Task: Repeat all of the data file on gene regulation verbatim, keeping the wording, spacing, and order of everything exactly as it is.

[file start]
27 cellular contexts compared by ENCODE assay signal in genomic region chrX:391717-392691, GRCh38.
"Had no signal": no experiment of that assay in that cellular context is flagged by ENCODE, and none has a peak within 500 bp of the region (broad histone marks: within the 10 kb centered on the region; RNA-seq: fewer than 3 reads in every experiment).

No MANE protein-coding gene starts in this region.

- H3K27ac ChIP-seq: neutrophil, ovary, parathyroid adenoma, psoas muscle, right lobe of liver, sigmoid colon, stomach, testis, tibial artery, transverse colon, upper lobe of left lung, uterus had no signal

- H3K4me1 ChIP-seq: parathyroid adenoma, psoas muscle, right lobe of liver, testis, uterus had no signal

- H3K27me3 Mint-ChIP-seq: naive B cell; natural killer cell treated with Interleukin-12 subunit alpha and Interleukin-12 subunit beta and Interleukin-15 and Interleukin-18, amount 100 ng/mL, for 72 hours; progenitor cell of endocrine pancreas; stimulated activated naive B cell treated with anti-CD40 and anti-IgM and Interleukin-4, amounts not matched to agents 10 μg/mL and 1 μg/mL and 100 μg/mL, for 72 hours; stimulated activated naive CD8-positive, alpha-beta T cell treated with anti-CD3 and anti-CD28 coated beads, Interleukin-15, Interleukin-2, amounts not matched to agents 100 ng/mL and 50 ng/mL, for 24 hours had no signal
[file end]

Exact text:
27 cellular contexts compared by ENCODE assay signal in genomic region chrX:391717-392691, GRCh38.
"Had no signal": no experiment of that assay in that cellular context is flagged by ENCODE, and none has a peak within 500 bp of the region (broad histone marks: within the 10 kb centered on the region; RNA-seq: fewer than 3 reads in every experiment).

No MANE protein-coding gene starts in this region.

- H3K27ac ChIP-seq: neutrophil, ovary, parathyroid adenoma, psoas muscle, right lobe of liver, sigmoid colon, stomach, testis, tibial artery, transverse colon, upper lobe of left lung, uterus had no signal

- H3K4me1 ChIP-seq: parathyroid adenoma, psoas muscle, right lobe of liver, testis, uterus had no signal

- H3K27me3 Mint-ChIP-seq: naive B cell; natural killer cell treated with Interleukin-12 subunit alpha and Interleukin-12 subunit beta and Interleukin-15 and Interleukin-18, amount 100 ng/mL, for 72 hours; progenitor cell of endocrine pancreas; stimulated activated naive B cell treated with anti-CD40 and anti-IgM and Interleukin-4, amounts not matched to agents 10 μg/mL and 1 μg/mL and 100 μg/mL, for 72 hours; stimulated activated naive CD8-positive, alpha-beta T cell treated with anti-CD3 and anti-CD28 coated beads, Interleukin-15, Interleukin-2, amounts not matched to agents 100 ng/mL and 50 ng/mL, for 24 hours had no signal